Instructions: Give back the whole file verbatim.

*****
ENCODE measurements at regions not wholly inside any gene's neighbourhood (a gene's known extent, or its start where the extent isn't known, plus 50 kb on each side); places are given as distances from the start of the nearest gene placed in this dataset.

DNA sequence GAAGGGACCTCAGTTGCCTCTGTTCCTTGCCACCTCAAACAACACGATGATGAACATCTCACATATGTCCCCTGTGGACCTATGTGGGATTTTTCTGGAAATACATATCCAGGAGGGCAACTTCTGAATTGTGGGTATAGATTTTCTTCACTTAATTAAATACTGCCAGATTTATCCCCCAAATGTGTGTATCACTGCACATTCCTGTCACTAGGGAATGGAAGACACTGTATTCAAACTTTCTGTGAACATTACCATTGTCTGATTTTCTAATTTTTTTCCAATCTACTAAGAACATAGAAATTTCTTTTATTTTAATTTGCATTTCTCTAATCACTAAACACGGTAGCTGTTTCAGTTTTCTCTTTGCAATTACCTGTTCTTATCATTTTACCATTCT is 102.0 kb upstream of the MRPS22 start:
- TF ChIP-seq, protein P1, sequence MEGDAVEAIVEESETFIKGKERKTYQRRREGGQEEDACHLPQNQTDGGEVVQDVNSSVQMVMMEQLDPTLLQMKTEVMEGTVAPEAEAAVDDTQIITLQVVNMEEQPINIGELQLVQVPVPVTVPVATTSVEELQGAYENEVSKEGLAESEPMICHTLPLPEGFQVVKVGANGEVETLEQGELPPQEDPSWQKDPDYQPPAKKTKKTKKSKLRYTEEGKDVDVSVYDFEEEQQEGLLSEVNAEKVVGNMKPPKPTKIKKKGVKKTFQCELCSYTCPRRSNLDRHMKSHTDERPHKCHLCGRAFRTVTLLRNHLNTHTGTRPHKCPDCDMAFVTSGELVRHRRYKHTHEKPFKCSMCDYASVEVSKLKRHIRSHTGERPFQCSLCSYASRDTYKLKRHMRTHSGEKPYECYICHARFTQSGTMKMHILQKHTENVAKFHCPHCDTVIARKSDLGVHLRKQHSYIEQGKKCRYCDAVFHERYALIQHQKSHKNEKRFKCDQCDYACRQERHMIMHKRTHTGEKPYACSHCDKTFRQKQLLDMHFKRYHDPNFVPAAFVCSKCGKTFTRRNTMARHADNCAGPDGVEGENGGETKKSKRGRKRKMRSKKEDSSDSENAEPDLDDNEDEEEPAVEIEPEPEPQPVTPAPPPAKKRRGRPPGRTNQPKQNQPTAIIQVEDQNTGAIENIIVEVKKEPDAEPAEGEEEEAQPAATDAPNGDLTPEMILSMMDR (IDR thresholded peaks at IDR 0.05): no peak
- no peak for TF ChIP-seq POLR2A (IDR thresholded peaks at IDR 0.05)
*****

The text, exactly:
ENCODE measurements at regions not wholly inside any gene's neighbourhood (a gene's known extent, or its start where the extent isn't known, plus 50 kb on each side); places are given as distances from the start of the nearest gene placed in this dataset.

DNA sequence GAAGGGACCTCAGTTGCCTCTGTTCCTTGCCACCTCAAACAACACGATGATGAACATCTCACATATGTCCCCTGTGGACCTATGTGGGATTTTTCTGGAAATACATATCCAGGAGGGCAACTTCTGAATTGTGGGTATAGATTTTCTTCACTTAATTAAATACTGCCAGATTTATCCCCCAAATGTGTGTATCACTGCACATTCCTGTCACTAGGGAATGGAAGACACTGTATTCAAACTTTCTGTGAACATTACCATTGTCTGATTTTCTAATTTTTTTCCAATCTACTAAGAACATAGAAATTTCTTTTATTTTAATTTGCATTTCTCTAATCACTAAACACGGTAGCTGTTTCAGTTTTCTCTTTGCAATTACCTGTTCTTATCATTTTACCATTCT is 102.0 kb upstream of the MRPS22 start:
- TF ChIP-seq, protein P1, sequence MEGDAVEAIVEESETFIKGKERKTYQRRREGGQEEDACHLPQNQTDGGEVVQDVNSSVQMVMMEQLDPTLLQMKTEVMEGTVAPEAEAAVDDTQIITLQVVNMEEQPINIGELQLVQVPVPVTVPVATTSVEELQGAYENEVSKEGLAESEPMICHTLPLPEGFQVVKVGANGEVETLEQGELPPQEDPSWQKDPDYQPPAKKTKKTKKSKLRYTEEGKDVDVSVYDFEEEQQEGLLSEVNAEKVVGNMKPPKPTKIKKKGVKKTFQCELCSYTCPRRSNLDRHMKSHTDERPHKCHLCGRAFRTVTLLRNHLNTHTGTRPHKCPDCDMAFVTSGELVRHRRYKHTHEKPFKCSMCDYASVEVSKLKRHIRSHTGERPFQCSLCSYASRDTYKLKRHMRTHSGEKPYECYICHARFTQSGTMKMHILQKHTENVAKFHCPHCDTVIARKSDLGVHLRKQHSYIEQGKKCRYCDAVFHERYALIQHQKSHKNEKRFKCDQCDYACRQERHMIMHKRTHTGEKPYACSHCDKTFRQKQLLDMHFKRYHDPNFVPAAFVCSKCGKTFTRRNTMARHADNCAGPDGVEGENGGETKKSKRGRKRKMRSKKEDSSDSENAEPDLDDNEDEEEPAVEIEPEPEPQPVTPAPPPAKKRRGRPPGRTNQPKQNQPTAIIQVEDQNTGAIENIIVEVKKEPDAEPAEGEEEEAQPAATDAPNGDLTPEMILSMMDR (IDR thresholded peaks at IDR 0.05): no peak
- no peak for TF ChIP-seq POLR2A (IDR thresholded peaks at IDR 0.05)